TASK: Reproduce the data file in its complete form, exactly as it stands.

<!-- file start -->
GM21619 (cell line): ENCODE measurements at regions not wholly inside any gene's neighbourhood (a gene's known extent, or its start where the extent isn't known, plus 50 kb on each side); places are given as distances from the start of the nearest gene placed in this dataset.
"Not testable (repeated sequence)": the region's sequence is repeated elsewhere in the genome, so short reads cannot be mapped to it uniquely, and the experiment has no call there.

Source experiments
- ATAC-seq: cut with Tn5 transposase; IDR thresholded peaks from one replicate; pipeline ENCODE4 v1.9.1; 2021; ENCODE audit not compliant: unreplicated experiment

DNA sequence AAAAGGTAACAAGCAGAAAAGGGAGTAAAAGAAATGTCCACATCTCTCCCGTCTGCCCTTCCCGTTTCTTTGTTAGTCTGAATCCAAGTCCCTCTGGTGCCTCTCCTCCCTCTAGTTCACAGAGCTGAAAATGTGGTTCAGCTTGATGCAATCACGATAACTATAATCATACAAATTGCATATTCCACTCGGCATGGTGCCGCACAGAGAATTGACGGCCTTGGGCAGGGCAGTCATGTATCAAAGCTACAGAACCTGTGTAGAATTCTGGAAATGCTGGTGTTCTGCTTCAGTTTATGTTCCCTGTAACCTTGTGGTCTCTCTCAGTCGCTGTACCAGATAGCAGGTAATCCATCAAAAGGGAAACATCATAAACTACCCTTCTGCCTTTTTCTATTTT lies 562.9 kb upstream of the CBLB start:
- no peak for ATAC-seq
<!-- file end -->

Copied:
GM21619 (cell line): ENCODE measurements at regions not wholly inside any gene's neighbourhood (a gene's known extent, or its start where the extent isn't known, plus 50 kb on each side); places are given as distances from the start of the nearest gene placed in this dataset.
"Not testable (repeated sequence)": the region's sequence is repeated elsewhere in the genome, so short reads cannot be mapped to it uniquely, and the experiment has no call there.

Source experiments
- ATAC-seq: cut with Tn5 transposase; IDR thresholded peaks from one replicate; pipeline ENCODE4 v1.9.1; 2021; ENCODE audit not compliant: unreplicated experiment

DNA sequence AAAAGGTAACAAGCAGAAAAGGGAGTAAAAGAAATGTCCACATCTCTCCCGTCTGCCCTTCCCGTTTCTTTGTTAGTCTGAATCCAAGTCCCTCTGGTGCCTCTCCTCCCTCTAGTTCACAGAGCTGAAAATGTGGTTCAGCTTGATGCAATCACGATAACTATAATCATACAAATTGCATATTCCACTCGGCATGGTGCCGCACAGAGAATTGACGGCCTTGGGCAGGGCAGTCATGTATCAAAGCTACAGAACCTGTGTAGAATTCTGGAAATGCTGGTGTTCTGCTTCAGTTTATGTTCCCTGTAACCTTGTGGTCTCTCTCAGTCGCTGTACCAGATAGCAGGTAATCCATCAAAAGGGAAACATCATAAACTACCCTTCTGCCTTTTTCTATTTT lies 562.9 kb upstream of the CBLB start:
- no peak for ATAC-seq